A better understanding of the apparent mismatch in the Greek subject-verb agreement of vs. 9 is that Greek normally allows the semantics of the situation to dictate the forms of the subject and verb. This is regularly seen in various disagreements for person and number when there are compound subjects, and for a variety of semantic reasons (see my summary of the issues here). In Rom. 12:9 the disagreement comes about because the true initial subject of the paragraph is the singular notion of love, but Paul is talking about love that is expressed by the multiple members of the body of Christ. The mismatch in number agreement happens when the singular abstract concept of ‘love’ is introduced and then described by participles that are plural due to the multiple agents in view.

Here’s my first attempt at a translation. Notice that the first command does not occur until vs. 14…

9 Love is unhypocritical: it is people abhorring evil, clinging to the good, 10 affectionate to one another with brotherly love, leading the way in showing honor to one another, 11 not shrunk back in eagerness, boiling over in the Spirit, serving the Lord, 12 rejoicing in hope, enduring suffering, persevering in prayer, 13 sharing their possessions for the needs of the saints, pursuing love between strangers. 14 Bless the ones pursuing you; bless and do not curse.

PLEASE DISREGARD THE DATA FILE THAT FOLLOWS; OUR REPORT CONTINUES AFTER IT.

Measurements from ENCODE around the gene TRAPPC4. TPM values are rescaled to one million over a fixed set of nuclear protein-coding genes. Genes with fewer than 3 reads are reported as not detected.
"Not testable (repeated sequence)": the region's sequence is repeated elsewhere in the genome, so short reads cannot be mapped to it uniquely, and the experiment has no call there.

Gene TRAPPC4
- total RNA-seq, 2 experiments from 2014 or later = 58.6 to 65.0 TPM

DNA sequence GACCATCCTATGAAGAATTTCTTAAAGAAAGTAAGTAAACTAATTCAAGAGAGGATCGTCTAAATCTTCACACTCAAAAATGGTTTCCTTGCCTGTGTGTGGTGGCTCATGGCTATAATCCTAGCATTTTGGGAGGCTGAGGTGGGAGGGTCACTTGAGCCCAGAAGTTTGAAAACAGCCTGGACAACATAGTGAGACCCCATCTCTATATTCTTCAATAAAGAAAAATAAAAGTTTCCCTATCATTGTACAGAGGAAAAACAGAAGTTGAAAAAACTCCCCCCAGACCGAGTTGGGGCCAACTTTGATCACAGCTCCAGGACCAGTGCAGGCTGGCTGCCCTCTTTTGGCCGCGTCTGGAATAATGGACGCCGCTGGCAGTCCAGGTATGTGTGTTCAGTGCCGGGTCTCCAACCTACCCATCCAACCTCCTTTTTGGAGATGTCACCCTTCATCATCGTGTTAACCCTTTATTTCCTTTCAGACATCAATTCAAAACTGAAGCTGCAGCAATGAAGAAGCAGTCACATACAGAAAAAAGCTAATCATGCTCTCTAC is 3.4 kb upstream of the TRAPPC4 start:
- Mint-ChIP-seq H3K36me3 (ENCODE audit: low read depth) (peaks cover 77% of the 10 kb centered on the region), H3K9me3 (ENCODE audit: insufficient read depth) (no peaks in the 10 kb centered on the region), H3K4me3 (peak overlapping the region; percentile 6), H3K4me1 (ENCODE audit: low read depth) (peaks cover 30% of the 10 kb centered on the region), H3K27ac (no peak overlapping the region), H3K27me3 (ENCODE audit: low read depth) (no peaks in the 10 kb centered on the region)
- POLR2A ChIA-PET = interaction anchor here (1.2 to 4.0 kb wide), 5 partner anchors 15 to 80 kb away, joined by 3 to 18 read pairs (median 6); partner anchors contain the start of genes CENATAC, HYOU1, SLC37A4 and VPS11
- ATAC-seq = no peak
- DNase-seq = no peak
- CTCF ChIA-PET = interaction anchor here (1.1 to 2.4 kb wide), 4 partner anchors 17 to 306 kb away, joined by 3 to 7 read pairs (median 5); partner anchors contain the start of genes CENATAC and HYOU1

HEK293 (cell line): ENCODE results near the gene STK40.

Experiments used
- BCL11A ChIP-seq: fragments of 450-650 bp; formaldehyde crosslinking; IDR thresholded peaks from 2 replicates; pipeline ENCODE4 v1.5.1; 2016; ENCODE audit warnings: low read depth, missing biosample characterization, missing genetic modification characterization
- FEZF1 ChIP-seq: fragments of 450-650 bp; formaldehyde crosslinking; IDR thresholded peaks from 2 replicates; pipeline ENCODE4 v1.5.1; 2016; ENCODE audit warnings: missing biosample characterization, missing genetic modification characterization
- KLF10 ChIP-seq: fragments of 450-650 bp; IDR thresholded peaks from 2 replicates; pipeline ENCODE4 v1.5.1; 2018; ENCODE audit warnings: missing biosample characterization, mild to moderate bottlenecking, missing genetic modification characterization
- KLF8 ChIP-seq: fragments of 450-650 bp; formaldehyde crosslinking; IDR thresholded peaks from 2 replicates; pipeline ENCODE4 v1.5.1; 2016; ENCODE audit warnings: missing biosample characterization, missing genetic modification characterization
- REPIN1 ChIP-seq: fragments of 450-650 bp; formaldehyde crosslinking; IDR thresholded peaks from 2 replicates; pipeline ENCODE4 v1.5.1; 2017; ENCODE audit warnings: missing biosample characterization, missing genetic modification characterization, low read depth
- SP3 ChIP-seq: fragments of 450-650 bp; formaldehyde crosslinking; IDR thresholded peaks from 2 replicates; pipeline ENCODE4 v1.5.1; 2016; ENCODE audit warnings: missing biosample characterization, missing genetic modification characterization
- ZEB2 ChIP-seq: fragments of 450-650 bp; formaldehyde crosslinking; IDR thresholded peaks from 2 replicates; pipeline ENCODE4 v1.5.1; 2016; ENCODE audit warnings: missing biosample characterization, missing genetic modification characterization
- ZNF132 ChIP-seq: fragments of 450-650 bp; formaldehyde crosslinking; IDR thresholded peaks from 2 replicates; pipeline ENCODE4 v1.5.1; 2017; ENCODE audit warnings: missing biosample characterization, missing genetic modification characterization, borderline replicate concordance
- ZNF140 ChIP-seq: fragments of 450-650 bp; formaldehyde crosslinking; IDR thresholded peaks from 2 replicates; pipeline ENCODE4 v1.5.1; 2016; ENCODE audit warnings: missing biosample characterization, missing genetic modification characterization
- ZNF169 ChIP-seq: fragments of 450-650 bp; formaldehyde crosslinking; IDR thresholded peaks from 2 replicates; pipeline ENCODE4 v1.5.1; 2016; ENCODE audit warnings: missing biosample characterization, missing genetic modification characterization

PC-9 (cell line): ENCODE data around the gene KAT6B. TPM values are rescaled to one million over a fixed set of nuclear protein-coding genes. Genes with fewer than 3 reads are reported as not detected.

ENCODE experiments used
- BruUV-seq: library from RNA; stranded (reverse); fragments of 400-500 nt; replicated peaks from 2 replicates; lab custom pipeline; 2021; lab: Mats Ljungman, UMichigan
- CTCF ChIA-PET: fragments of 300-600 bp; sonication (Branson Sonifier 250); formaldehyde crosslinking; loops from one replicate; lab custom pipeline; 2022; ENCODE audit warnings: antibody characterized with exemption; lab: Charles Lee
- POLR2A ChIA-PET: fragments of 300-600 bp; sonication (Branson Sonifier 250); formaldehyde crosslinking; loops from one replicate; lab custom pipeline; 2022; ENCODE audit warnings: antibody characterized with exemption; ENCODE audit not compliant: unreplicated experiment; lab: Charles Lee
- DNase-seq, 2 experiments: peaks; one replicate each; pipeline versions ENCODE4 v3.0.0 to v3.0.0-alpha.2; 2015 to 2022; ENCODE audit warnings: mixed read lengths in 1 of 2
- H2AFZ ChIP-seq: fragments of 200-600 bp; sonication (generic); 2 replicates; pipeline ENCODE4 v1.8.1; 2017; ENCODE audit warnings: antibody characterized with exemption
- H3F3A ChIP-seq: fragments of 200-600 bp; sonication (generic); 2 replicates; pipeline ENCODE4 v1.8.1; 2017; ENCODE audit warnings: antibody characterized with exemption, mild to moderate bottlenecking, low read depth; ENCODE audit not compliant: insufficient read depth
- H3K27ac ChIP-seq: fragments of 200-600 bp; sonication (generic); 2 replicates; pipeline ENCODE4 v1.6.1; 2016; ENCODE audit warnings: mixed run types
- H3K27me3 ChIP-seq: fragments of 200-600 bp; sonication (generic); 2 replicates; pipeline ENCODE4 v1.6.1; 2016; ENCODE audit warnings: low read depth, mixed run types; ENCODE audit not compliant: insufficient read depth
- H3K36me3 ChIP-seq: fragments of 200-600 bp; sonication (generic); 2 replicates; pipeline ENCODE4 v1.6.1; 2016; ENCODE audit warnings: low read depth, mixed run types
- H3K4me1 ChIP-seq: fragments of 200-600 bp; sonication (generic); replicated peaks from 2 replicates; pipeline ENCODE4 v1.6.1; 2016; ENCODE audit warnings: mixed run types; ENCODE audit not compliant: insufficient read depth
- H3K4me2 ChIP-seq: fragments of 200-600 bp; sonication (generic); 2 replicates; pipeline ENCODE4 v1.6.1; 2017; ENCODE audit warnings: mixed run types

After translating this passage to more carefully reflect what is happening in the original text, a few things stand out that are not so apparent when all the dependent clauses are translated as separate commands…

The single sentence that includes vv. 9-13 starts off with the broad thematic content of the paragraph, namely, that love is unhypocritical. This theme is illustrated by a broad movement in the following participles from showing love to the brothers in the community who are called saints to a love that endures suffering and is sought after even between strangers.

The transition from the string of participial and adjective phrases in vv. 9-13 to the commands in vs. 14 is marked by the double use of DIWKW ‘pursue’ in vs. 13 in the sense of ‘hospitality’ (or more literally “pursuing love between strangers”) and in vs. 14 in the sense of “bless the ones pursuing (i.e. persecuting) you.”

Understood as a description rather than a series of commands, it also becomes more reasonable to understand the TW PNEUMATI as “the Spirit” rather than as the human spirit that one can manipulate. And that, I believe, is the whole point of Paul using participles in this paragraph rather than imperative verbs. It’s the Spirit’s work, first of all, before it is our own.

PNG Languages Website